Web-based Management: Storage Resource Manager

Hands On: HighGround’s Storage Resource Manager V2.0 for Windows NT

HighGround Systems Inc.’s Storage Resource Manager (SRM) V2.0 is a Web-based reporting application for managing the capacity, utilization and availability of distributed disks, partitions, directories, files and even RAID subsystems within Windows NT Server environments. SRM also provides the ability to easily and quickly set user disk space quotas and free space thresholds, as well as offering SNMP- or e-mail-based alert mechanisms when any of these values are exceeded.

A complete installation is composed of three elements: the SRM Server, Agent and Browser. Server hardware requirements are limited to a 233-MHz system with 64 MB of RAM (128 MB recommended) and a CD-ROM drive. SRM requires 15 MB for the application, 2 MB for each SRM Agent computer, 3 MB for each disk partition on Agent computers, plus 2 MB per user with an account on an SRM Agent computer.

Before installing the SRM Server module, a user must have the following software in place: Windows NT Server 4.0 with Service Pack 3, Remote Procedure Call (RPC), TCP/IP, Netscape V3.01 or Microsoft Internet Explorer 3.02 or later versions with Cookie acceptance enabled, and Microsoft Internet Information Server (IIS) 4.0.

We installed SRM on a 300-MHz Pentium-based server and various X86-compatible Agent stations. After completing a lengthy installation checklist, the actual installation process went smoothly. An option on the setup menu checks that all the prerequisites are in place for the installation, and reports specifically on any shortcomings. We also successfully completed a remote agent installation process over the network using both Symantec Corp.'s PC Anywhere and Computer Associates Int’l Inc./Avalan's Remotely Possible, both of which HighGround suggests.

SRM's main screen offers several choices, including configuration of groups, alerts, scans, licensing and disk health options, the display of various alert reports, and the display of reports of network storage resources. This last choice is offered in four separate tabs in its Web browser-based interface, offering views of computers, disks or partitions within the domain, as well as storage consumption by individual user. We found this to be a very intuitive and logical front end that well suits the need to drill down to specific usage or big picture views, and to view such information across time or geographic boundaries.

For our test, we set out to create arbitrary groups of storage users on the basis of job function, and then look at disk health, get an overview of free space consumption rates on our various disks, and finally perform trend analyses of used files. This information was helpful in avoiding hard-disk failures, planning growth capacity and backup needs, and optimizing load balancing by evaluating the throughput of critical files.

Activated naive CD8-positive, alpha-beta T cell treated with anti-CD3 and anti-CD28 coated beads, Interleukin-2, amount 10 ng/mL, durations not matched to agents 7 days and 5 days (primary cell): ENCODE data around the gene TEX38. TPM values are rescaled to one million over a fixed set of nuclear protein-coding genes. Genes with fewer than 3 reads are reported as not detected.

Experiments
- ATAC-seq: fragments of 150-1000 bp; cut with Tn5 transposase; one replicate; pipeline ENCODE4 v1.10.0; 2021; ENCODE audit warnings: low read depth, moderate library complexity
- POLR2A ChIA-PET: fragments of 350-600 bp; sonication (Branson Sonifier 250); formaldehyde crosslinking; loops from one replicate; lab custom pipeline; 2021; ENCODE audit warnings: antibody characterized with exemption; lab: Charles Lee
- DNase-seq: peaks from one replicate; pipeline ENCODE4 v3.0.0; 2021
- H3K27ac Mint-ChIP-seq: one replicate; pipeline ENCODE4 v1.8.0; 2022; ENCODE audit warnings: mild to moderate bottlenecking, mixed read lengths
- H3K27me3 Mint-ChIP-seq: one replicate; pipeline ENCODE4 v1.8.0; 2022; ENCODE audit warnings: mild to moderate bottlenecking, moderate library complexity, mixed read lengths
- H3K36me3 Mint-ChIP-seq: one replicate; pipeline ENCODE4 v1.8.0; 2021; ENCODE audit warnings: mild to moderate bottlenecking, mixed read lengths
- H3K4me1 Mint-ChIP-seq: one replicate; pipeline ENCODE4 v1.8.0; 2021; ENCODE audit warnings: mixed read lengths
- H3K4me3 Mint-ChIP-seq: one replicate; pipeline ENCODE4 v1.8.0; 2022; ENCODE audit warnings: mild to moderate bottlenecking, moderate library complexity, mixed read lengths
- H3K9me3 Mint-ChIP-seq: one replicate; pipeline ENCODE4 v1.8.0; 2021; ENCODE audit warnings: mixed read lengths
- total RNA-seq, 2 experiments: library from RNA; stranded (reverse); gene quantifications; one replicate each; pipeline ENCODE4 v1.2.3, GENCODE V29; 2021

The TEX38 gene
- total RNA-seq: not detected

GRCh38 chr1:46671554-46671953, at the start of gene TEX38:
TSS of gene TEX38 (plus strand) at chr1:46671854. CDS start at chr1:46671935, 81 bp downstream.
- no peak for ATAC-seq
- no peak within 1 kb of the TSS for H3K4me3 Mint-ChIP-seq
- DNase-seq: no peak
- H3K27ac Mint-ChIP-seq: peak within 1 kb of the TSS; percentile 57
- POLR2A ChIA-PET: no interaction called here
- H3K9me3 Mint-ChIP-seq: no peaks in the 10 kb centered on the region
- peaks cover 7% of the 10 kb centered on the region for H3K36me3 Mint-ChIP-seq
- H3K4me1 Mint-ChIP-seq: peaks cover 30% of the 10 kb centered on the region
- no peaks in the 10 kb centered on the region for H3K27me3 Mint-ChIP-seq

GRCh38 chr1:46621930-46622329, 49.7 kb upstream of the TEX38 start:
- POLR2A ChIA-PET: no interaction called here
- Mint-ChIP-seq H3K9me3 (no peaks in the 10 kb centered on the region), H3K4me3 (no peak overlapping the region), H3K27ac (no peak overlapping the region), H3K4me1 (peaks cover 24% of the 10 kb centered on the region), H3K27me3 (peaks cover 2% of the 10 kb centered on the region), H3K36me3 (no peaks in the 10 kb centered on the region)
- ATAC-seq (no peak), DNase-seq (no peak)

Users group storage resources in the Options/Groups view by defining and naming a new group and then selecting all the partitions you want to belong to that group. As long as you are familiar with the network in which SRM is being used, the process is simple.

In our test, we set usage quota alerts very near the actual usage, and then pushed the Agents in that group past the limit. The alert was immediately generated to the administrator account as promised. Viewing the rate at which disk space is being consumed across the network or by specific PCs or partitions is a good foundation for capacity planning.

The Managed Disks report area offers information on disk name, capacity, defects, make and model, and number of managed disks in the entire network. Here we could easily view a variety of reports on the physical health of any particular drive, including any growth in defects from the drive manufacturer's original shipment date. This tool is invaluable in pre-empting disastrous drive crashes and resulting data loss, or isolating intermittent access problems on the network.

Perhaps the most valuable tool for network performance optimization via load balancing is within the Managed Partition reports area. Viewing File Access and Modification trend graphs gives a quick snapshot of which machines have the most and least file access activity. With this knowledge, administrators can optimize network performance by migrating share points, data and/or applications to other disks, or migrating disk content via the deployment of additional hardware. These file access reports can be viewed by date, from periods of 1 day and up, so that occasional spikes in usage for things such as end-of-month reports do not lead to misinterpretations of typical demand.

Our biggest hangups with SRM are that it requires at least a 233-MHz processor, which is faster than many Windows NT servers run, and the lack of scalability. While it works well within workgroups, it wasn’t so easy to scale to enterprise management. HighGround, however, promises that will change in a future version.

Storage Resource Manager V2.0
HighGround Systems Inc.
Marlborough, Mass.
(800) 395-9385
www.highground.com
Price: $995 for Network Edition Server; $399 per license for each managed Windows NT Server; $49 for each NT workstation. The Single Server Edition, which can monitor only a single NT Server or Workstation, costs $495.

+ Network management can be performed from a Web browser.
+ E-mail alerts are sent when usage quotas are surpassed.
+ Intuitive front end.
- Lacks scalability that enterprises need.
- Requires at least 233-MHz server.